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Alternative Spring Break

Children's Environmental Health in Perry County, KY

About The Trip: 

This trip will focus on the environmental factors affecting the health of low-income communities in the coal mining region of Eastern Kentucky, specifically targeting the pediatric population. We are looking to bring an interdisciplinary group of students on this journey to explore healthcare concerns in Appalachia, participate in public health advocacy/education, and gain exposure to hands-on clinical work. Our goal by the end of the week-long service trip is to provide participants with a greater understanding of how the unique environmental conditions of Eastern Kentucky, the tragic lack of jobs and income, and the overall culture of the region all affect the health and lifestyle of the people of Eastern Kentucky. We also hope to shed some light on the importance of environmental protection and nature preservation in hopes to help students gain a newfound appreciation of the natural world around us.

About the Social Justice Issue: 

This trip emerged as somewhat of a continuum or specialization from one of last year’s Alternative Spring Breaks titled, “Environmental Justice in Mt. Vernon, Kentucky”. On this past trip, we worked with an organization called Appalachia Science in the Public Interest (ASPI) and focused on topics of nature preservation, restoration, and science education in Kentucky’s coal mining communities. We gained an immense amount of exposure to the environmental conditions in this area, such as the negative effects of mountain-top coal mining.

The Appalachia region running through West Virginia and Eastern Kentucky are targets for mountain top coal mining, and with that comes the destruction of these mountains. In 2014, 67% of our electricity was from fossil fuels and 45% was from burning coal. We have seen the detrimental effects that coal mining has on Mother Nature, and therefore this yeae we are honing in on how this Appalachian practice is affecting the local community’s health, access to care, and economic growth. The future generations of Appalachia are our main target, hence our topic “Children’s Environmental Health.”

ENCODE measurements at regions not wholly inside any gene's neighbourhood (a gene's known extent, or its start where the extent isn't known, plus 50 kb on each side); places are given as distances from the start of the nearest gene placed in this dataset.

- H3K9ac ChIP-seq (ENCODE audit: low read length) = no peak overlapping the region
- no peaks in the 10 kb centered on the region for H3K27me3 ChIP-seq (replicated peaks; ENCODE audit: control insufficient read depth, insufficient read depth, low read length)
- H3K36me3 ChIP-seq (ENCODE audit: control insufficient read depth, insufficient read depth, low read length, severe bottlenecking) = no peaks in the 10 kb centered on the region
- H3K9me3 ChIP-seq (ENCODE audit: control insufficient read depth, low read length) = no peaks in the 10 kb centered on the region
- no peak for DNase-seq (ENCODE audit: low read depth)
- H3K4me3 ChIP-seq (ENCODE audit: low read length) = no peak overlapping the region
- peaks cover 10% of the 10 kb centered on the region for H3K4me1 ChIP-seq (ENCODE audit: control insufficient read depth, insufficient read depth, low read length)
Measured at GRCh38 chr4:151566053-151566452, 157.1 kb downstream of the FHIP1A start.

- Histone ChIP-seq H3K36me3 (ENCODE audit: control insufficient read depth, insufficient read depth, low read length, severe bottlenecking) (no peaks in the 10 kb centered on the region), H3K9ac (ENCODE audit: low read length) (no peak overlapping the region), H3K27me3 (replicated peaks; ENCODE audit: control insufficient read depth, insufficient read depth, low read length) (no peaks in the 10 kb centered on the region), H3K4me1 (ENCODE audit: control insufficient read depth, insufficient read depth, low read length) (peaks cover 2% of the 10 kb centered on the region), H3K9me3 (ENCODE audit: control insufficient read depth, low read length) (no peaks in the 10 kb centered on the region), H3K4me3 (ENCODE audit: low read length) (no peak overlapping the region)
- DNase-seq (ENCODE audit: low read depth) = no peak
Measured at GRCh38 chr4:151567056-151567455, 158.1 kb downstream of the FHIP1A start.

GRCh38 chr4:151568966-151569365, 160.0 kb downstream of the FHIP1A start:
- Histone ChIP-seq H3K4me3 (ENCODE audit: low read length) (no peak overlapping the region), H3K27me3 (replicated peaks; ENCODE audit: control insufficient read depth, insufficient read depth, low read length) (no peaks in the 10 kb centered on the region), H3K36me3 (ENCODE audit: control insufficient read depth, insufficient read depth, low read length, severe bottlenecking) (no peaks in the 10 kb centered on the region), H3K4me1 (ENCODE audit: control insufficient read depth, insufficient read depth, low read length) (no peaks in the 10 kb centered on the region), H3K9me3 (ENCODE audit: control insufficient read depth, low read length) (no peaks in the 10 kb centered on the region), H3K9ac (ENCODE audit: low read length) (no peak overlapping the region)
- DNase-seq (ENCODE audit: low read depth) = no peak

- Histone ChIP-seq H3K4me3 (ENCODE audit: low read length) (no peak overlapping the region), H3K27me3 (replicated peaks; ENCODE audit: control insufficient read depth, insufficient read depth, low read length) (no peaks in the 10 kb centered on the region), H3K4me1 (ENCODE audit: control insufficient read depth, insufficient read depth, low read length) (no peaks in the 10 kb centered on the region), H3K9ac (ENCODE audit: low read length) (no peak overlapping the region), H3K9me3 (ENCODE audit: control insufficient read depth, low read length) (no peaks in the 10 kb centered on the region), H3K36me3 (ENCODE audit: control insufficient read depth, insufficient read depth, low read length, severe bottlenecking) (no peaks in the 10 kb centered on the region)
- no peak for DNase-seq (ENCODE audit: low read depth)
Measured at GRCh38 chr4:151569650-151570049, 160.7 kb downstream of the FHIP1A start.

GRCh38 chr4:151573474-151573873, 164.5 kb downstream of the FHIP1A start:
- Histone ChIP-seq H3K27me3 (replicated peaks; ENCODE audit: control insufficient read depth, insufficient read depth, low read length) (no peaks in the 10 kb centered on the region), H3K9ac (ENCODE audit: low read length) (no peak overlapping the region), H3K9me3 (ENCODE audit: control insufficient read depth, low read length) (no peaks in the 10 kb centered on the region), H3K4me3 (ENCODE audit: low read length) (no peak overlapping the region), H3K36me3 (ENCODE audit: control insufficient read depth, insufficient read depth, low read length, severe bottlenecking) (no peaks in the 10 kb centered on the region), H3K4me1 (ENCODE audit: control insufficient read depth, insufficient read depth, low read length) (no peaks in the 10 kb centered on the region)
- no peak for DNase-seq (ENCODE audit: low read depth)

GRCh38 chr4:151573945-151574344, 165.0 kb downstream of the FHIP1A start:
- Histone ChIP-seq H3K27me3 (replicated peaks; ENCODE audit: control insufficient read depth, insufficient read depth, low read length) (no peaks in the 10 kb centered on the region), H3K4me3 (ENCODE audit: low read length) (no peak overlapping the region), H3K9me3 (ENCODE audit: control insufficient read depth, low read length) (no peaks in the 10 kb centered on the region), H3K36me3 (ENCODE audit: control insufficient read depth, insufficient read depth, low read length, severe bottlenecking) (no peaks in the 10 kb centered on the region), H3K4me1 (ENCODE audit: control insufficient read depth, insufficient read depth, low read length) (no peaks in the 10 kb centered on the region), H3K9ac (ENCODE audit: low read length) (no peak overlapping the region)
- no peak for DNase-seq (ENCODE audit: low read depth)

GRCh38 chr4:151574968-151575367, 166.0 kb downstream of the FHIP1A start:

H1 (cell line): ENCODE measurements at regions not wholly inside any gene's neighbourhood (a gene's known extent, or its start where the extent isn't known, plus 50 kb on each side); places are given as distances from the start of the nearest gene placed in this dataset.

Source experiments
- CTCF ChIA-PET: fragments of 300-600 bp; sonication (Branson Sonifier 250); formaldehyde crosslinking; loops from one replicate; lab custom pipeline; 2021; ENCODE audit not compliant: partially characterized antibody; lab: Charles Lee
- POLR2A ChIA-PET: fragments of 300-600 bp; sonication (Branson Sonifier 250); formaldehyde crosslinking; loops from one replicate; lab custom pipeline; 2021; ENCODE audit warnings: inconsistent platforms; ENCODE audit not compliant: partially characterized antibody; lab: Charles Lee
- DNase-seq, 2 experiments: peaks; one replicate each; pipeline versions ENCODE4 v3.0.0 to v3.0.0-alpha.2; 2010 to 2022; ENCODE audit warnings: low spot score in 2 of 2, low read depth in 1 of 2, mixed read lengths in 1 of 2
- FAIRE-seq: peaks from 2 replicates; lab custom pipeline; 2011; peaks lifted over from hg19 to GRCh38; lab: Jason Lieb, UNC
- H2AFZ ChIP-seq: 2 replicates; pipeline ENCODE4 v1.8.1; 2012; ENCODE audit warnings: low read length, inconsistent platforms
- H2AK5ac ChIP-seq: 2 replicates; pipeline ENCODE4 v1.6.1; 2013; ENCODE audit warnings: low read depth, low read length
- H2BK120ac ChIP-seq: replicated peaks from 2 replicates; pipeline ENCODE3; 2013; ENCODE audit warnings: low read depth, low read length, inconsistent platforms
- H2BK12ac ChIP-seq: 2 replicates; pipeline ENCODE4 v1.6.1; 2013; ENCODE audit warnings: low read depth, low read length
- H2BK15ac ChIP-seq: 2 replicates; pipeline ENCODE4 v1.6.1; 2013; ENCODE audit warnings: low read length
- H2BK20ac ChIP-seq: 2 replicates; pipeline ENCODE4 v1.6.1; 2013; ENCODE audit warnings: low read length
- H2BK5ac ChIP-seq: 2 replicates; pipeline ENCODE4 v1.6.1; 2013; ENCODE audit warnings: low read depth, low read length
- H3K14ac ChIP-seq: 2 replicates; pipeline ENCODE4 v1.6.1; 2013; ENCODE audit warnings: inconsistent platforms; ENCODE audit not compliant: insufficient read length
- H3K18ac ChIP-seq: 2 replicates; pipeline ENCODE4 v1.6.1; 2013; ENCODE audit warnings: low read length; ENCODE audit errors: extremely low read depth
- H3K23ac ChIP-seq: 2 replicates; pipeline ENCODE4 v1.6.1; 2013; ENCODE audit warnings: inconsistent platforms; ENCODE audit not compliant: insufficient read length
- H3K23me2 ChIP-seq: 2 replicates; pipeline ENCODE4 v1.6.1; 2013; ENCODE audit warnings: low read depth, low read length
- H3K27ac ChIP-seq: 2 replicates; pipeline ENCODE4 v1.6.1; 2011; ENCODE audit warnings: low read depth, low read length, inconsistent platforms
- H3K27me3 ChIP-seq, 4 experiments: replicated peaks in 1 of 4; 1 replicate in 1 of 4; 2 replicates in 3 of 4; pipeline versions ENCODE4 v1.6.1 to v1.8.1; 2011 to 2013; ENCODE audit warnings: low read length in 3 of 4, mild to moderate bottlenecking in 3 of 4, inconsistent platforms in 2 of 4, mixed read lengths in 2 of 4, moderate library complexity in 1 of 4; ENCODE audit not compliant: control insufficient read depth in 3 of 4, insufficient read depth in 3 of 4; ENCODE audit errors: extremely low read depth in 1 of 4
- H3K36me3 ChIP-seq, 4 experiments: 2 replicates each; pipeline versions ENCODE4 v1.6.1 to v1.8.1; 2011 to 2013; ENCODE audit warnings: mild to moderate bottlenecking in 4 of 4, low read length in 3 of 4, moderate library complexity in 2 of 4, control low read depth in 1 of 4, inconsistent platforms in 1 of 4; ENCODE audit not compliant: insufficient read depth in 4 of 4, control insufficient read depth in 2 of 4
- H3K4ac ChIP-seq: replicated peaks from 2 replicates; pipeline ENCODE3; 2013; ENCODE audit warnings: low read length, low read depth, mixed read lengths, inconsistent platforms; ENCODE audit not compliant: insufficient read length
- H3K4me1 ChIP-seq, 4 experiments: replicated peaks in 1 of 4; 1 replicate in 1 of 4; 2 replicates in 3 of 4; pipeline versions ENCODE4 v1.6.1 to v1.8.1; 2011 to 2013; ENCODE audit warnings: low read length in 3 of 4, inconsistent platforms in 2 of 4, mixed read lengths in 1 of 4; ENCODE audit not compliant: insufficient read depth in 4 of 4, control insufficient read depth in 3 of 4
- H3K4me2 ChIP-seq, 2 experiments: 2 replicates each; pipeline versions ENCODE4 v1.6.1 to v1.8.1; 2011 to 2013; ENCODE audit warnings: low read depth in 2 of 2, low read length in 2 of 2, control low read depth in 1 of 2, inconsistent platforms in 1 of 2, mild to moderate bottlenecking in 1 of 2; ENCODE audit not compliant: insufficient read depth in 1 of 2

About the Leaders: 

Emily Dong: "I am currently a 4th year nursing student at Emory University with interests in the study of infectious diseases, pain pathways, environmental preservation, and pediatrics. Outside of nursing school, my main hobbies are outdoor recreation activities, mainly long-distance running and rock climbing. I was born in Portland, Oregon and raised in San Francisco, California, so the West Coast is where I consider home. I started my journey at Oxford College of Emory University. Emory has quickly grown to be where I consider my second home."

Ava Raddatz: "I am a 2nd year student in the College majoring in Human Health on the pre-med track, I want to eventually end up in Pediatrics! I was born and raised just outside Chicago, Illinois. I am very involved on campus as a Tour Guide, one of the original 7 Crossroads Champions, a Peer Health Partner, Representative at Large for Emory Quest Scholars, and a GLUE and HUES Mentor! I also worked in a Pediatric Research Lab during my first year and I intern for a Chicago start-up company called Packback! Emory definitely became my home away from home after I started becoming very involved on campus."

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